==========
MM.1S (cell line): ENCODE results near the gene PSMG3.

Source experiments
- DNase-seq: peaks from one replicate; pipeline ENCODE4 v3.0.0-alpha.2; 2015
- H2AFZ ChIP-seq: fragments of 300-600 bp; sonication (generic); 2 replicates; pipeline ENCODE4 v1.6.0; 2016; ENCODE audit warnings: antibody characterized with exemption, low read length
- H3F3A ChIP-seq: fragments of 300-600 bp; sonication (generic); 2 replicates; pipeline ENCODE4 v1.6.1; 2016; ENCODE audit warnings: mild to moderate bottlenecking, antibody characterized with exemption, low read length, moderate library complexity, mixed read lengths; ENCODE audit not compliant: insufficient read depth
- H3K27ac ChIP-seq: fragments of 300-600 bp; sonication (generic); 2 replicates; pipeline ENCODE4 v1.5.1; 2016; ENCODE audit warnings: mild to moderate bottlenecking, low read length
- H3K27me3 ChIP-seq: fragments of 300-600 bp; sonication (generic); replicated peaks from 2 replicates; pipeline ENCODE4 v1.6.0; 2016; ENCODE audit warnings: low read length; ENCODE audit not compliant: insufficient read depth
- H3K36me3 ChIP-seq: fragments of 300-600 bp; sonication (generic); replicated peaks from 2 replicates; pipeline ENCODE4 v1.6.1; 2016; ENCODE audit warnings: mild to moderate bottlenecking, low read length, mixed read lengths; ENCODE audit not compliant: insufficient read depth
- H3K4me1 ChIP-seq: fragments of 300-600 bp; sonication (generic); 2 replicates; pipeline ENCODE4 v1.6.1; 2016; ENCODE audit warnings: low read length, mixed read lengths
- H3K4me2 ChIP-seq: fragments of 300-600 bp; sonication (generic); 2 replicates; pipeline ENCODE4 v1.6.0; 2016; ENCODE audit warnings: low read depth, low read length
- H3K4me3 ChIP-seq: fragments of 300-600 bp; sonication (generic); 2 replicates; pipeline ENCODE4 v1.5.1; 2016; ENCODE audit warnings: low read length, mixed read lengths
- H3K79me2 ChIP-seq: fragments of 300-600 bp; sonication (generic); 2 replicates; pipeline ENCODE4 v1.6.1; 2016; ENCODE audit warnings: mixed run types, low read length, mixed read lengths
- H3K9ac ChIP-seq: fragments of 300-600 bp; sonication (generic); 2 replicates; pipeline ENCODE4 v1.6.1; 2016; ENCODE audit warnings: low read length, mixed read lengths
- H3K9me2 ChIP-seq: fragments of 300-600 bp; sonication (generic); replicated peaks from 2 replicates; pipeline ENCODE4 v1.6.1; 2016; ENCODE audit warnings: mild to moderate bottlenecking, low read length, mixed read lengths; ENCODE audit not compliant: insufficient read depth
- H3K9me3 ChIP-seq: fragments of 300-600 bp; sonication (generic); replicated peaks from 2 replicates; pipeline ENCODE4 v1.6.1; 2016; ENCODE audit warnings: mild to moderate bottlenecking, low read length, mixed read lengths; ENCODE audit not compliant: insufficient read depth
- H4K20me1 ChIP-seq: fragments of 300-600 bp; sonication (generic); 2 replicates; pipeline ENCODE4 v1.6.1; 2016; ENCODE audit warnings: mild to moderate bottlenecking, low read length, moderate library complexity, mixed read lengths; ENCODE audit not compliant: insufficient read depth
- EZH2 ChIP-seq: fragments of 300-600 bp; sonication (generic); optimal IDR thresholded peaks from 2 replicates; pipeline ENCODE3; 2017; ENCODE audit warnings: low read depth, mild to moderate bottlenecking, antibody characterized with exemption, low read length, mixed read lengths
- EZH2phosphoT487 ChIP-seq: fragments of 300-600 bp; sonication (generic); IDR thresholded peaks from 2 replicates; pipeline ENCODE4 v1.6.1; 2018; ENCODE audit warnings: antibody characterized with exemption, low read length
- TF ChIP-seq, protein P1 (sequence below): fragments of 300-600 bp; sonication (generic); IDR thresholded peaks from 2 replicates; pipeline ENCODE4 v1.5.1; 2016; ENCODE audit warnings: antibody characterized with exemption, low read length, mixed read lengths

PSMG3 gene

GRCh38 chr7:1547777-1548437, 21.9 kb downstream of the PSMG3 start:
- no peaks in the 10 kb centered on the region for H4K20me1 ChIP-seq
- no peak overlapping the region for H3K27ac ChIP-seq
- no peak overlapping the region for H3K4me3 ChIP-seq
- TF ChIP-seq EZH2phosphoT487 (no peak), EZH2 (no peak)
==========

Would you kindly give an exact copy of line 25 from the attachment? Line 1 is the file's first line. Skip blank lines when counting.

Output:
- TF ChIP-seq EZH2phosphoT487 (no peak), EZH2 (no peak)